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From left to right: Representative Ponka-We Victors (Tohono O’odham/Southern Ponca) taking the oath of office in the Kansas House of Representatives; photo courtesy of Kansas Rep. Scott Schwab. Bird Runningwater (Cheyenne/Mescalero Apache) at the Sundance Film Festival; photo courtesy of WireImage. Sergeant Debra Mooney (Choctaw) at the powwow in Al Taqaddum Air Force Base, Iraq, 2004; photo courtesy of Sgt. Debra Mooney. Councilman Jonathan Perry (Wampanoag) in traditional clothing; photo courtesy of Jonathan Perry. Suzan Shown Harjo (Cheyenne/Hodulgee Muscogee) at Blackhorse et al. v. Pro Football, Inc., press conference, U.S. Patent and Trade Office, February 7, 2013; photo courtesy of Mary Phillips. All images used with permission. 

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December 05, 2013

Meet Native America: Brian Patterson, Bear Clan Representative, Oneida Nation Council, and President of United South & Eastern Tribes

In the interview series Meet Native America, the Smithsonian National Museum of the American Indian invites tribal leaders, cultural figures, and other interesting and accomplished Native individuals to introduce themselves and say a little about their lives and work. Together, their responses illustrate the diversity of the indigenous communities of the Western Hemisphere, as well as their shared concerns, and offer insights beyond what’s in the news to the ideas and experiences of Native peoples today. —Dennis Zotigh, NMAI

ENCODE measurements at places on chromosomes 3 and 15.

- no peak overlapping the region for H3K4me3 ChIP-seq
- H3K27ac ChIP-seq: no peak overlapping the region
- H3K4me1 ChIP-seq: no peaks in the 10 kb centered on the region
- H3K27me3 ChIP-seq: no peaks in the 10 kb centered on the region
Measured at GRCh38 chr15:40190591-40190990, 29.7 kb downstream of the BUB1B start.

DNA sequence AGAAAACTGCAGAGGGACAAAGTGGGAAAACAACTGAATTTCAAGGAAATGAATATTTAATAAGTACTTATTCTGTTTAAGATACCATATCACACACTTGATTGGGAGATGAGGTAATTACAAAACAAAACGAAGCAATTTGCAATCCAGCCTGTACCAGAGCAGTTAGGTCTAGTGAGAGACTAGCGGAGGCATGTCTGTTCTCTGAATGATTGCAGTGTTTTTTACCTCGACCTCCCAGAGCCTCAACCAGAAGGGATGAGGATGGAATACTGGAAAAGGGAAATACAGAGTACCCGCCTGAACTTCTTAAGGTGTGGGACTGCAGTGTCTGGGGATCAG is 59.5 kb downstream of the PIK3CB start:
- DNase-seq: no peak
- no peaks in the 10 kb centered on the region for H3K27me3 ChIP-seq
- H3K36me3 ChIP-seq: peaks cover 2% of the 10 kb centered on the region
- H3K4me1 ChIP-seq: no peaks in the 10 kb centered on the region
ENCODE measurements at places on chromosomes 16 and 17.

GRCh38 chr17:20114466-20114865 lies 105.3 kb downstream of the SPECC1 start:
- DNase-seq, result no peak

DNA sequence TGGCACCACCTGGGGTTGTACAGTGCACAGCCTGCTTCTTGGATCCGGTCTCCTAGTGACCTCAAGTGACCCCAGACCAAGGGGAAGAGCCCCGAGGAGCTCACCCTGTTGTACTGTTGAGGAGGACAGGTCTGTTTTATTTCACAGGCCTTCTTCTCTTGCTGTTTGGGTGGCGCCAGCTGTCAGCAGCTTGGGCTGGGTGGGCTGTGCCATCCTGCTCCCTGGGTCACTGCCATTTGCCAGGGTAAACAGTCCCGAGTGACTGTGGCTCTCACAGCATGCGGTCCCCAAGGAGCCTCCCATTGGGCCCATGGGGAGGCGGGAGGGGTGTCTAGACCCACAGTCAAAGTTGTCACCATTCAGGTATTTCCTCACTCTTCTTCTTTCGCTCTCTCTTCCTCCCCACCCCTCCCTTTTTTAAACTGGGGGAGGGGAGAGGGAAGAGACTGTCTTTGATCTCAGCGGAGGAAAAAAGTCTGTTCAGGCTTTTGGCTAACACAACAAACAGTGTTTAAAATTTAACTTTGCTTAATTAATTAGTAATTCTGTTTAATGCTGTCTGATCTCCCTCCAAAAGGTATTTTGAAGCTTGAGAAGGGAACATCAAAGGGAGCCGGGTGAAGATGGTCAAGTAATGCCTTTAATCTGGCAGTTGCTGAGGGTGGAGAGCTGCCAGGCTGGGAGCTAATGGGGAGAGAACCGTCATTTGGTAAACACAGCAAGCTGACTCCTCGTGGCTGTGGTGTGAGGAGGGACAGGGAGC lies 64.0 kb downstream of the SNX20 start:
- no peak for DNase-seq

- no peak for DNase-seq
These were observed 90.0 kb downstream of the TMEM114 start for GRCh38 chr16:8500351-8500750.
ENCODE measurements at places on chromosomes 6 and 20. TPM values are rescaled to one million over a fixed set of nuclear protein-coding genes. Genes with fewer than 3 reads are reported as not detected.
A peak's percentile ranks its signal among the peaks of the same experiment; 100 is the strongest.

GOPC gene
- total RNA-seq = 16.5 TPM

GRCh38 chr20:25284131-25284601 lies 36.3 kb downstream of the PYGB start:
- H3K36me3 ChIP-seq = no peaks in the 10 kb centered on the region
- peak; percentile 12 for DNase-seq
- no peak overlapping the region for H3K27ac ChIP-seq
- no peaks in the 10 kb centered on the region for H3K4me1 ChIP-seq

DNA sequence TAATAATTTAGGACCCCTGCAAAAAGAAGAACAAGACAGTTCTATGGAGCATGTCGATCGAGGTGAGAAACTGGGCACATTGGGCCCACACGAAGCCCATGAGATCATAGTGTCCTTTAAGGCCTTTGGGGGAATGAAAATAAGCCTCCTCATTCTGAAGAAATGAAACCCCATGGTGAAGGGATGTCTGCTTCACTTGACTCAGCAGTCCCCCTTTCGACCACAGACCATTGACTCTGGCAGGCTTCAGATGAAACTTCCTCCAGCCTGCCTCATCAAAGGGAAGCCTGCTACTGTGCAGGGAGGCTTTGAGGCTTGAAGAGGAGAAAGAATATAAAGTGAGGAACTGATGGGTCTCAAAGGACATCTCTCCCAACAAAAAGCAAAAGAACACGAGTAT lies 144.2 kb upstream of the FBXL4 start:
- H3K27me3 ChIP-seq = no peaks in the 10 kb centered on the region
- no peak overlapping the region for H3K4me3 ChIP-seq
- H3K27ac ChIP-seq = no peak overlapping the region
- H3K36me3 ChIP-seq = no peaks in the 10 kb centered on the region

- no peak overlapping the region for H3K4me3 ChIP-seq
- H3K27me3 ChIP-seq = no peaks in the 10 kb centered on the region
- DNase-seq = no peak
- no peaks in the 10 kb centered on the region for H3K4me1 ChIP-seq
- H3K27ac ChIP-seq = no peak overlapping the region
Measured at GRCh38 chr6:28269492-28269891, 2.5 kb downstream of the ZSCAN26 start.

Please introduce yourself with your name and title. 

Brian Patterson, Bear Clan representative, Oneida Nation Council.  With honor and gratitude, I also serve as president of United South & Eastern Tribes (USET).

Can you give us your Native name, its English translation and/or a nickname?

Losk^lhakehte’Ko’, meaning Big Fire, is a warrior’s name, and it shows that you will work, fight for, and stand up for the people. Placing this name on me and speaking it to Creator in ceremony was the last official act of my late Bear Clan Mother Marilyn John in the Oneida Nation Longhouse. It is a name that I will have a lifetime of experiences to live up to or grow into.  

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Brian Patterson, president of United South and Eastern Tribes (USET) on podium at a USET event earlier this year. 

What responsibilities do you have within your nation and as president of United South & Eastern Tribes?